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Wednesday, February 28, 2024
Feb. 28, 2024

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Hobbyists get lessons at the school of hard cider

As beverage explodes in popularity, classes in Mount Vernon help with business, other aspects

The Columbian
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Photos by Scott Terrell/Skagit Valley Herald
Calum Malcolm of Powell River, B.C., pours a sample of cider into a graduated cylinder while making a blend with his team Dec. 18 during a class taught by United Kingdom cider expert Peter Mitchell. The class was held at the Washington State University Northwestern Washington Research and Extension Center in Mount Vernon.
Photos by Scott Terrell/Skagit Valley Herald Calum Malcolm of Powell River, B.C., pours a sample of cider into a graduated cylinder while making a blend with his team Dec. 18 during a class taught by United Kingdom cider expert Peter Mitchell. The class was held at the Washington State University Northwestern Washington Research and Extension Center in Mount Vernon. Photo Gallery

MOUNT VERNON — The clock ticked down as Geoffrey Burton filled a small graduated cylinder with a precise mixture of pear and apple juice concentrate for his group’s hard cider blend.

For the final exercise of the fourth day in an intensive hard cider course, Burton and his small team were tasked with blending various ingredients into what instructor and cider expert Peter Mitchell classified as “an easy-drinking cider for a summer barbecue.”

As cider explodes in popularity across the country and around the Northwest, cider production classes organized by the Mount Vernon-based Northwest Agriculture Business Center have helped hobby cider makers from around the world launch a business and refine products.

Practicing one of the last steps in the cider-making process, the 24 students carefully combined sour-tasting base ciders — simple fermented apple juice from either dessert or cider-specific apples — with sugar, juice concentrates, water, honey, spices and acid to complete the assignment.

They had less than an hour, and results were judged.

“It’s not something I can stand up and tell them what to do. It’s fairly simple. You just mix stuff together to figure out what tastes good, right?” said Mitchell, who flew in from the United Kingdom to teach the weeklong course at the Washington State University Northwestern Washington Research and Extension Center in Mount Vernon.

Mitchell said the “principles and practices” course is designed to give students a complete overview of cider production.

Students initially covered cider’s history, the current market for hard cider and a lot of taste-testing to develop student palettes.

“We do a lot of taste-testing to get people to experience a whole range of ciders and perry, which is made from pears,” Mitchell said. “It’s one of the most important skills they have to develop.”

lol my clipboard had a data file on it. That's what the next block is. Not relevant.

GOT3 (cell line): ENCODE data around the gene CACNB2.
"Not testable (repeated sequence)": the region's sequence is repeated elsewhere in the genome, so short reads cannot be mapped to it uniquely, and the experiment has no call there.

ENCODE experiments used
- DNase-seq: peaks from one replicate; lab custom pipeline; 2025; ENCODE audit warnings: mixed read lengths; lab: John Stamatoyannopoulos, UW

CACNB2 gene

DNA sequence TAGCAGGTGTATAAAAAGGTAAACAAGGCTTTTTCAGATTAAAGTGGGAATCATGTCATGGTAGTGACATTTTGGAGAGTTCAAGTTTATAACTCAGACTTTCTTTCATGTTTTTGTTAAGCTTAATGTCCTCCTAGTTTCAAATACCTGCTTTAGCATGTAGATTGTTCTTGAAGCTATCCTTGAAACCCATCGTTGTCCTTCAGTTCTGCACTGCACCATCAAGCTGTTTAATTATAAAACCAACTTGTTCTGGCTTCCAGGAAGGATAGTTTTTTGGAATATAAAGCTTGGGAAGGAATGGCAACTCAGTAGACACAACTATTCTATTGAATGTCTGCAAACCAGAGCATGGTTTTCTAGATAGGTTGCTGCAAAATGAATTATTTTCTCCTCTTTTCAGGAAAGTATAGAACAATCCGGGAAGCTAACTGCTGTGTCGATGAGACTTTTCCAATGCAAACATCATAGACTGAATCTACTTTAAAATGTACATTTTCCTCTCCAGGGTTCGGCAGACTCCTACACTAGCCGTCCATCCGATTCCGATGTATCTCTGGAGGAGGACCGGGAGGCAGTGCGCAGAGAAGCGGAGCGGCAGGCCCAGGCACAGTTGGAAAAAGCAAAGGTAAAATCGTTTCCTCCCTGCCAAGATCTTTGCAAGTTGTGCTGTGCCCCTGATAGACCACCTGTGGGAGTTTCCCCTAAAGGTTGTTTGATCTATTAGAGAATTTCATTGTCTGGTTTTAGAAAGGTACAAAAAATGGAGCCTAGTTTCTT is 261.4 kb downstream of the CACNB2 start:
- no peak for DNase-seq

Then Mitchell leads students through the production process, from apple selection to processing, pressing, fermentation, blending and packaging.

“From apple to glass, as they say,” Mitchell said.

Between 2005 and 2012, hard cider production in the U.S. tripled to 688,000 barrels, according to Mitchell. He said in 2014, production is already 70 percent greater than in 2013.

“It’s growing hugely across the U.S.,” Mitchell said. He has taught the class locally for 12 years, before the center started organizing it in 2006.

Karen Mauden, the center’s account executive, said the “principles and practices” class has been expanded from two to four courses a year since the business center took over organization in 2006 and still has months-long wait lists to get in.

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“It’s the fastest-growing alcoholic beverage in the U.S.,” Mauden said.

A Business of Hard Cider course focused on state tax laws, licensing requirements and operations drew in 50 students on Dec. 13, Mauden said.

She said one of the only restraints on the industry — a lack of available cider-specific apples — is being addressed in an orchard management course.

“There are not enough bittersweet, bitter-sharp and heirloom apples to support the artisan part of the industry,” Mitchell said.

Marc Dowd, 39, came from his small family-owned orchard in Yakima to take part in both the business course and the weeklong production class.

He wanted to learn more about the cider industry before changing up to half of his orchard of dessert apples to cider-specific varieties and opening his own cidery, he said.

“I wanted more of a well-rounded understanding of how to make cider. What does it take to move from hobby to business?” Dowd said. “It’s given me a framework to look ahead. I can now go back and do the legwork that’s needed. It’s very helpful.”

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